UNLV Rebel Basketball Tutorial

Las Vegas, Nevada UNLV Runnin’ Rebel Basketball Tutorial

Yay, it’s tutorial time! Running Rebels Basketball is the subject matter, a piece i did for LasVegas.Net Magazine. I’ll link the full story when it’s online.

Here’s the finished Art:

running rebel basketball Rebels


This may or may not be obvious, but we start with a pencil sketch.  Some artists think this is the most important, most crucial stage of their process. To me, it’s just a sketch. Sketching is my rough draft on top of which I layer the final piece. So be bold, go big, or go home.



Now You’ve got to get it into the computer. Grab yor scanner. It doesn’t have to be high resolution unless you’re wanting to retain some of the pencil strokes in the final piece. As a general rule, I always scan at print resolution (300 dpi). If you don’t have a scanner, a camera works too. If you don’t have a camera, try Kinkos’s. They’ll scan it for ya, or even e-fax it to yourself. Beyond that, you’re left with a Wacom tablet and sketching right into the program. I use Corel Painter 11 for most direct-to-digital sketching.

Once it’s in either Painter or Photoshop, create a NEW LAYER>Set to MULTIPLY, and FILL it with a color of your choice. I like working with browns since I can add lighter colors on top to buildup flesh tones. Greay is my second favorite since it’s neutral.


Optional GREY Layer


STEP Three

Create NEW LAYER>set to MULTIPLY (again). Grab your favorite big, soft brush and lay down blacks for shadows. I tend to do this very quickly and with general strokes. This gives me a general direction for what I THINK the shadows should be. I’m not using reference for this project.



Create NEW LAYER>DEFAULT. Default is a “Normal” layer. Now the real fun starts. I’m next using a Medium OIL BRUSH, with a variable size setting, in conjunction with the trusty Wacom talet, MAX size is about 25 pixels. On your new Normal layer, start mixing and laying down colors in the tone you’relooking for. In this case, tanned flesh color of a Cowboy.



Keep going with the same brush or experiment. You can also keep brushing on the same layer, but if yo have enough RAM to keep the program running smoothly, I suggest creating new, additional layers for different color groups. That way you can easily change the global hue, tint, opacity, etc.


More details on white. I think I switched here to a BRISTLE BRUSH, or I just dialed down the existing brush I was using.



Once I get the big brush color laid down, I grab my favorite media brush with some texture , ARTIST’S Pastel Chalk. I love the grainyness and general feel of this variable pressure brush. I start layering darker and lighter strokes on top of the loose color below.


Here’s a detail of my palette. Somewhere off the main body of the art, I brush on the color I’ve mixed in it’s raw form, then keep adding it’s color variants. This makes it super easy to gabk to that exact, original color while just holding down (OPT) to get the eyedropper and the color. Later, I’ll simply marquee the area and delete it.



STEP Seven

Now Starts the details. Same brush, PASTEL CHALK, but dialed down to a 5-6 Pixel width. Depending on which model Wacom Tablet you have this is easy (I have several, including the sweet Cintique-draw right on the screen-But today it’s the Medium Intuos 4 with the iPod like Clickwheel).  The clickwheel lets you dial the brush size up and down like you’re fast forwarding through your least favorite Paula Abdul song.  You can see, with this new, smaller brush size I’ve detailed the belt buckle and started on the Basketball.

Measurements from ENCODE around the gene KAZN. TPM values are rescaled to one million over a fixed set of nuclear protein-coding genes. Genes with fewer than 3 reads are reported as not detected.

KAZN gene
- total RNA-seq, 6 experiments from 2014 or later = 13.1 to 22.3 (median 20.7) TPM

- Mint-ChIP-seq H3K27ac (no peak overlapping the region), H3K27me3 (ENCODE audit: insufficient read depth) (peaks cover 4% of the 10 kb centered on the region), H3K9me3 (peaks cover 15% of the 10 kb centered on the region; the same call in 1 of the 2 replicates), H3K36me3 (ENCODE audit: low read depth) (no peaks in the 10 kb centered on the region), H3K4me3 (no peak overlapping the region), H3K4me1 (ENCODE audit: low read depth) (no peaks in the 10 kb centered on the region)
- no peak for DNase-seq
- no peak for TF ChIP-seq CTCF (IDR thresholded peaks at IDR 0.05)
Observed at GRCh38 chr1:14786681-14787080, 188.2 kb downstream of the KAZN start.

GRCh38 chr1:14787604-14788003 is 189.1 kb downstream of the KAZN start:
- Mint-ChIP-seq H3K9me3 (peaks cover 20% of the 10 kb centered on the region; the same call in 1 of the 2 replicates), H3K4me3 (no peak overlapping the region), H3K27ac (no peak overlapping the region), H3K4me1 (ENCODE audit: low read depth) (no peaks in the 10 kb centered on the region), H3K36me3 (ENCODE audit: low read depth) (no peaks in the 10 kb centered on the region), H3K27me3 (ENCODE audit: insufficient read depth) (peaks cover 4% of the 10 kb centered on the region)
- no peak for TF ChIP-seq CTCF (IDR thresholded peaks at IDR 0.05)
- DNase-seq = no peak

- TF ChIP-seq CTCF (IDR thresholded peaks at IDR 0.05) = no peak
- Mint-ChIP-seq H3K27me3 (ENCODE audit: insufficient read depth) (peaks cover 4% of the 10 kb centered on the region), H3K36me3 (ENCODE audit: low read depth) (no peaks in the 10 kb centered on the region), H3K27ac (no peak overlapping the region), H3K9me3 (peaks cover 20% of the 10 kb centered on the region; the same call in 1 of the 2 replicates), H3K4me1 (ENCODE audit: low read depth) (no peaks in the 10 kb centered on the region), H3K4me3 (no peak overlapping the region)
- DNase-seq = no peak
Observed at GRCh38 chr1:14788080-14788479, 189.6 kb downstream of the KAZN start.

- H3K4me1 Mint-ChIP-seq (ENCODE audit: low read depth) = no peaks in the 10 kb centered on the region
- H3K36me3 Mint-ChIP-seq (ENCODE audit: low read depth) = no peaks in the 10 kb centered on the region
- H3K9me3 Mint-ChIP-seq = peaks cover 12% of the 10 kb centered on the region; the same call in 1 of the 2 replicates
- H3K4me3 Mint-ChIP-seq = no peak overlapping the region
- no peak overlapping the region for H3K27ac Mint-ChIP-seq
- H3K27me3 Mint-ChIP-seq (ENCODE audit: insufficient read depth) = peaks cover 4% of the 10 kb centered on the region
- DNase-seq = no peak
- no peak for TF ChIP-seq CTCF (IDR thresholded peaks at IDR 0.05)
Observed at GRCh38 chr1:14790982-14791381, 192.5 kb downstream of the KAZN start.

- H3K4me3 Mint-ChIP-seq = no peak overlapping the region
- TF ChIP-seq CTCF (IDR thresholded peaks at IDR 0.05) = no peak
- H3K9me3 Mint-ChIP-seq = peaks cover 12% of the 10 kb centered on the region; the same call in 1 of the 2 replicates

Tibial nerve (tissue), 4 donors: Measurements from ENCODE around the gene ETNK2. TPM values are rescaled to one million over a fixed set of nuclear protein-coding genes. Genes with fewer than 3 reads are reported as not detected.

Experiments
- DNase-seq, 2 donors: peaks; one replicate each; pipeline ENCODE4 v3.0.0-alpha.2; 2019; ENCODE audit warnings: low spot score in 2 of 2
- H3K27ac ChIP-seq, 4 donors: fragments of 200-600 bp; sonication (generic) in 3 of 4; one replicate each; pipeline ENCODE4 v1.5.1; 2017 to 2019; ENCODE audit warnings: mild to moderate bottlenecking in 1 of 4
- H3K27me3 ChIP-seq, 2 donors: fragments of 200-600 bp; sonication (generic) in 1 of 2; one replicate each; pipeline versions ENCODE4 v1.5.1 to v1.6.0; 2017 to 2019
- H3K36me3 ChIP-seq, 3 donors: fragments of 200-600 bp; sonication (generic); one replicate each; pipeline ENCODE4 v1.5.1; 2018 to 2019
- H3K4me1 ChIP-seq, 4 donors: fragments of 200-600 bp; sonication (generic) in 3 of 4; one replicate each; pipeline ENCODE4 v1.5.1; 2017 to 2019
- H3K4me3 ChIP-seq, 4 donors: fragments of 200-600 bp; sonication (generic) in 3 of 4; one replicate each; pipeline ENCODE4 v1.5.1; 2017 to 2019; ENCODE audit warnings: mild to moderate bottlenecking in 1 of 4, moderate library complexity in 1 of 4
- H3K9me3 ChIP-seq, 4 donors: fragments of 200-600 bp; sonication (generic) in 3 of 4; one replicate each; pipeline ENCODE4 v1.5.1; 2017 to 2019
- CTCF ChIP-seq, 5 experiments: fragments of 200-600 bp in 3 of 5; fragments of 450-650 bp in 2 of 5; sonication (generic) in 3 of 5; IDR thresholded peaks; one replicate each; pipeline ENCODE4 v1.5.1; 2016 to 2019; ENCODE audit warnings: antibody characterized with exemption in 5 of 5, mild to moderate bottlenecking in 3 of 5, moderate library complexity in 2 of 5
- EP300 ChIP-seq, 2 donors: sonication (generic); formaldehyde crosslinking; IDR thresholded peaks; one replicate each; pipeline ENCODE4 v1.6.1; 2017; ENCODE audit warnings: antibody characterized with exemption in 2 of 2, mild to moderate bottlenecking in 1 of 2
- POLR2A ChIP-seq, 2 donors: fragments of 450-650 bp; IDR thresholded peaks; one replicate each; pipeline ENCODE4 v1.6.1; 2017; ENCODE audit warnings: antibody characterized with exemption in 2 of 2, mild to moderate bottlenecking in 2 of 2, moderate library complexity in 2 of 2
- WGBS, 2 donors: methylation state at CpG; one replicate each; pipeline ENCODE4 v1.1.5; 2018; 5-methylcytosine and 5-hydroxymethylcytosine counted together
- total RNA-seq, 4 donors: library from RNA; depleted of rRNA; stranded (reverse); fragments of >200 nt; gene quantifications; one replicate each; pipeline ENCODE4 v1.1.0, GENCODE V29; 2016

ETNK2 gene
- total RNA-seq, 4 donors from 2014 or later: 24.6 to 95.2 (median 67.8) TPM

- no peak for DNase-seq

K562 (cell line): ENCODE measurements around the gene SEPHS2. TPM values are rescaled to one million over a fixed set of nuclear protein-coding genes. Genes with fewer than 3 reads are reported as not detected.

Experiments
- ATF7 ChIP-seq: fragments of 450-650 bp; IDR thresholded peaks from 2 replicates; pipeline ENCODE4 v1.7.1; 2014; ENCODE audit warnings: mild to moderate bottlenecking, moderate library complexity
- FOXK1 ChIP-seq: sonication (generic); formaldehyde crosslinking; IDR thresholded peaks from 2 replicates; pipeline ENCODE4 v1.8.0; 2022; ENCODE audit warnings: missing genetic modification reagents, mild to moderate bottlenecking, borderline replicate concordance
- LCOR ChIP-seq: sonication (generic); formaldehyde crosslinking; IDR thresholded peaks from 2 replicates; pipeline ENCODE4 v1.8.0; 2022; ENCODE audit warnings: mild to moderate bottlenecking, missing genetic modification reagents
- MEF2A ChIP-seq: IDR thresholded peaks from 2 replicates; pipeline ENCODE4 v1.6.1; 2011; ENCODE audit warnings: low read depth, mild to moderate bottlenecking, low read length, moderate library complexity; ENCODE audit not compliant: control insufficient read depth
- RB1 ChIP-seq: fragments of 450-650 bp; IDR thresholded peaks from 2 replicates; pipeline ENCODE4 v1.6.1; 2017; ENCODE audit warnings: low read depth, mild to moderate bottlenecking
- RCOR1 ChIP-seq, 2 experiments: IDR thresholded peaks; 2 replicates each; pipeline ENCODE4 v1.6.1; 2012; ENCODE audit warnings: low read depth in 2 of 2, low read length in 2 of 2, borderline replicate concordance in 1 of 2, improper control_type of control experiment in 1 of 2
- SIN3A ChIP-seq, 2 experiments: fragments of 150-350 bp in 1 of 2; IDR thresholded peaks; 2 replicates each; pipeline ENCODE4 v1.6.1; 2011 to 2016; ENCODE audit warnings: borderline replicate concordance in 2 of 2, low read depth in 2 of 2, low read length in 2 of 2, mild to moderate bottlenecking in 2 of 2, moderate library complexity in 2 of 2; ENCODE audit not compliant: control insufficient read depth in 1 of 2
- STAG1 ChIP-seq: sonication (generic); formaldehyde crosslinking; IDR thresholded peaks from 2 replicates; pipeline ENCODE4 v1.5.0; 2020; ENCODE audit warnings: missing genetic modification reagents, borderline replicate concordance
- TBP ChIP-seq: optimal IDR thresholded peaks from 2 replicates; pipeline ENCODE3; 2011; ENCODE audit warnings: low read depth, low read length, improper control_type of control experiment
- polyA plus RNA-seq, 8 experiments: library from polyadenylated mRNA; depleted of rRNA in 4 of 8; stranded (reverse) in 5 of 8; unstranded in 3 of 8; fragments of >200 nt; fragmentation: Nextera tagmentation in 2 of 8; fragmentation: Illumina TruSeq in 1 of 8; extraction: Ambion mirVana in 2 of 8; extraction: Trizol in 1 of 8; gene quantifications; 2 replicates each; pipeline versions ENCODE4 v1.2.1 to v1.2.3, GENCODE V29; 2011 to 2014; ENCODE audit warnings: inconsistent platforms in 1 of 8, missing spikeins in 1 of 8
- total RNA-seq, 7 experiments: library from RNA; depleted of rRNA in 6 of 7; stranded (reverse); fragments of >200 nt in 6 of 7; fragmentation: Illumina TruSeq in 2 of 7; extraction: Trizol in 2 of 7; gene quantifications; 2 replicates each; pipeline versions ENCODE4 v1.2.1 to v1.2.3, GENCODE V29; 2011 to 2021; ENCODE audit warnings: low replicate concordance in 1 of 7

Basketball detail: Simple Black first, followed by a jot of white for highlight. Then I jumped back up to the SHADOW LAYER and softly applied a little shadow around the seams.


STEP Seven, Detail Continued

I’m showing you more of the same process here, with the same small brush. I dial up the size when it’s convenient and easier to fill in large areas.


STEP Eight, Cleanup

Now I think I’ve got as much detail as I want in this particular piece. I’m about an hour into the project at this point, and magazine deadlines are ugly, and the editors even uglier, so I’m wrapping it up.  So, for speed’s sake, I simply selected the CANVAS LAYER (where the sketch lives) SELECT ALL> Then DELETE. Yup, just deleted it. I don’t always do this. Most of the time I’ll grab an eraser for the first time in the process and try cutting out the extraneous pencil marks, leaving some pencil in the drawing. But after deleting the pencil, I felt I could live with this level of detail.


Step Nine, Final Details

Okay, I changed my mind. Deleting the pencil was fast, and gave me what I wanted, but I look at it now and realize it’s too flat. The flesh tones aren’t set apart from the background. I could try changign the background color but I think that’s way too easy, fast, and effective. I choose MORE DETAIL (Hahaha). Back to the CANVAS LAYER, same CHALK Brush, Dark brown for contrast, I scribble some depth.


Another pass, with a soft touch and BLACK. I direct the strokes to reinforce my imagined light source and shadows.


And now you’re done.

Time for tea, a brew, or the next cartoon. I encourage questions, comments or admiration. See you in the funny papers.

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Describe step by step how to paint a sketch using Corel Painter 11. Painted to simulate Chalk on rough paper.

Inspiration: Magazine Editorial Article, Las Vegas, Nevada, UNLV Runnin' Rebel Cartoon

Media: Pencil Sketch, Corel Painter 11

Process: Tutorial, See Above

Time: Art 90 Minutes, Tutorial 60 Minutes

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